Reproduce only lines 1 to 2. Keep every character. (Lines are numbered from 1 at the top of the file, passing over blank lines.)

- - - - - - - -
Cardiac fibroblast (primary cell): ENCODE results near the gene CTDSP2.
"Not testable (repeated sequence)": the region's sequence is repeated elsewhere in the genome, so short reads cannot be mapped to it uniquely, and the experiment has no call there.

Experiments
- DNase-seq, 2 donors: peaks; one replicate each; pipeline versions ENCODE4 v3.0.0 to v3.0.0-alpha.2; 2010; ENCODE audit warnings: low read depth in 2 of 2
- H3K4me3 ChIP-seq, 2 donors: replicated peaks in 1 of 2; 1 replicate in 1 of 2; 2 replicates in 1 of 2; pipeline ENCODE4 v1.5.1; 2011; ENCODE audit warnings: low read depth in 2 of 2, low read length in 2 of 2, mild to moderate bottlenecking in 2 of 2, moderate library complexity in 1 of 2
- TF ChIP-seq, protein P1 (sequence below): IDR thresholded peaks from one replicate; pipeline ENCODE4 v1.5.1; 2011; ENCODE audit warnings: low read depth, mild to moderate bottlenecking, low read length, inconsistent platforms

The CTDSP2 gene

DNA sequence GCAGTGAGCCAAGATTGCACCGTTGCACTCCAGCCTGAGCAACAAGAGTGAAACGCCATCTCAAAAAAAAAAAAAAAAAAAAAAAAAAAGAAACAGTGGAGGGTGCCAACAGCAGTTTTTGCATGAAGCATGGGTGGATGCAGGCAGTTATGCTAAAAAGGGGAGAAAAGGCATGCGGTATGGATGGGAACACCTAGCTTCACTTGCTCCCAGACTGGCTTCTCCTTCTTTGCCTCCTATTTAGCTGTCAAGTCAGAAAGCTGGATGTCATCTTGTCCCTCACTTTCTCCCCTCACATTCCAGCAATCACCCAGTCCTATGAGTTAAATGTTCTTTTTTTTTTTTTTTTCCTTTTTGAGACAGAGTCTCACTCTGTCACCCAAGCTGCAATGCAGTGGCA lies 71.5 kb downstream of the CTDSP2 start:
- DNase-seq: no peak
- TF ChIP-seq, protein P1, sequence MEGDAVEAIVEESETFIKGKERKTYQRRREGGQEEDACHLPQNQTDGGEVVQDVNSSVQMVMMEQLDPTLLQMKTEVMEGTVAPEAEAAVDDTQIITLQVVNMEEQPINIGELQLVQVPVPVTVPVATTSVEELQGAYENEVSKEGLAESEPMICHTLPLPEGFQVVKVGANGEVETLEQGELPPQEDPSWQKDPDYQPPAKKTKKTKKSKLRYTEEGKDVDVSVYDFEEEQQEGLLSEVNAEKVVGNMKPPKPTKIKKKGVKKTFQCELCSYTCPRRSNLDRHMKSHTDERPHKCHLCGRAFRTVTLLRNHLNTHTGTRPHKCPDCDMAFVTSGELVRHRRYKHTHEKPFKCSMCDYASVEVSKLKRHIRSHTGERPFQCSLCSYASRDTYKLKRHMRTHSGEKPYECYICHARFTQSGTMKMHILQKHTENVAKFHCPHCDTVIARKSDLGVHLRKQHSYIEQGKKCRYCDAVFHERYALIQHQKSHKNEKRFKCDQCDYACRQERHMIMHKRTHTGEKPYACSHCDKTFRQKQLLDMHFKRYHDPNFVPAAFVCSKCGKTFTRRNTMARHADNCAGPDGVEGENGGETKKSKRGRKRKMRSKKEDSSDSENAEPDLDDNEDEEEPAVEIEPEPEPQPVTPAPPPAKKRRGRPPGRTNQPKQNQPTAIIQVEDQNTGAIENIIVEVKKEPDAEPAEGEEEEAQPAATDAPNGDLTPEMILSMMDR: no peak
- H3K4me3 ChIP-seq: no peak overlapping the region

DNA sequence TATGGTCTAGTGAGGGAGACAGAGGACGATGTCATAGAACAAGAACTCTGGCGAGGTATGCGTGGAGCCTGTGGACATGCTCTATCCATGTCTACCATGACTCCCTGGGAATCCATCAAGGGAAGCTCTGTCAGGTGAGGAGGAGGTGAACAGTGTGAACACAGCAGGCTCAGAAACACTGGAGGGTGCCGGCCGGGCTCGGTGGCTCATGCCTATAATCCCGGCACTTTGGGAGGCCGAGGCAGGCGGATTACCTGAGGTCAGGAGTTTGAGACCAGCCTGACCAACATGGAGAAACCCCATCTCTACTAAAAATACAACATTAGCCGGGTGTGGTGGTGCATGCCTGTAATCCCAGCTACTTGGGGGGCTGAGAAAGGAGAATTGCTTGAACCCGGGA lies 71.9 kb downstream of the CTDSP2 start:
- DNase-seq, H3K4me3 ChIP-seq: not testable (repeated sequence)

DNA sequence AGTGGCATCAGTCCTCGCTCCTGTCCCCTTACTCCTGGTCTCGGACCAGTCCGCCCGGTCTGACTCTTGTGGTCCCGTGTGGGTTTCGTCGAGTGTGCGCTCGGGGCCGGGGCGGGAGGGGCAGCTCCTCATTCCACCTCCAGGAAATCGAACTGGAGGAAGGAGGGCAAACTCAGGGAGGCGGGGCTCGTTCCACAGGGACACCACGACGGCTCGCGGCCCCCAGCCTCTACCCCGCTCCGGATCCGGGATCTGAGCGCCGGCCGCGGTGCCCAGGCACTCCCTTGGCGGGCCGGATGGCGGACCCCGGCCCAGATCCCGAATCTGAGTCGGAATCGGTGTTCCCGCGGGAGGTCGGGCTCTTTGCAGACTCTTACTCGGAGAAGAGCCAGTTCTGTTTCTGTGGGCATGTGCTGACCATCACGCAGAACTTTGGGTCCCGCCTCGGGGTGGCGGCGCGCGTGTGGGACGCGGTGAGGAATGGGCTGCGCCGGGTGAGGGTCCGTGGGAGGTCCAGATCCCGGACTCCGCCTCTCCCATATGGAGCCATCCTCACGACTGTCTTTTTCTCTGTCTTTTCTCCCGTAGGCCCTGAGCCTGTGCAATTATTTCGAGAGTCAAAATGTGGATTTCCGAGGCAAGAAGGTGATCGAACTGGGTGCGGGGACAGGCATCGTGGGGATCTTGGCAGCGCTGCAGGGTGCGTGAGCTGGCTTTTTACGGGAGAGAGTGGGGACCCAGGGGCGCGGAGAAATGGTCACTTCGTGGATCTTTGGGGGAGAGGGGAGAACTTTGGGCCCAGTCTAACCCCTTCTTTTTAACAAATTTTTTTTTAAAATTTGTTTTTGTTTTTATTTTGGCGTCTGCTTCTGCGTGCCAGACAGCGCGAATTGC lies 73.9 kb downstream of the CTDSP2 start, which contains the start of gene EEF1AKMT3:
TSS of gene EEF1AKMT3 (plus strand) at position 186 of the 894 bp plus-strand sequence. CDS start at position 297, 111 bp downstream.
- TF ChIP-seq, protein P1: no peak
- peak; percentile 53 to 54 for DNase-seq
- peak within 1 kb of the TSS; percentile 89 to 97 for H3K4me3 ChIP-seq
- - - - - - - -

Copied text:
Cardiac fibroblast (primary cell): ENCODE results near the gene CTDSP2.
"Not testable (repeated sequence)": the region's sequence is repeated elsewhere in the genome, so short reads cannot be mapped to it uniquely, and the experiment has no call there.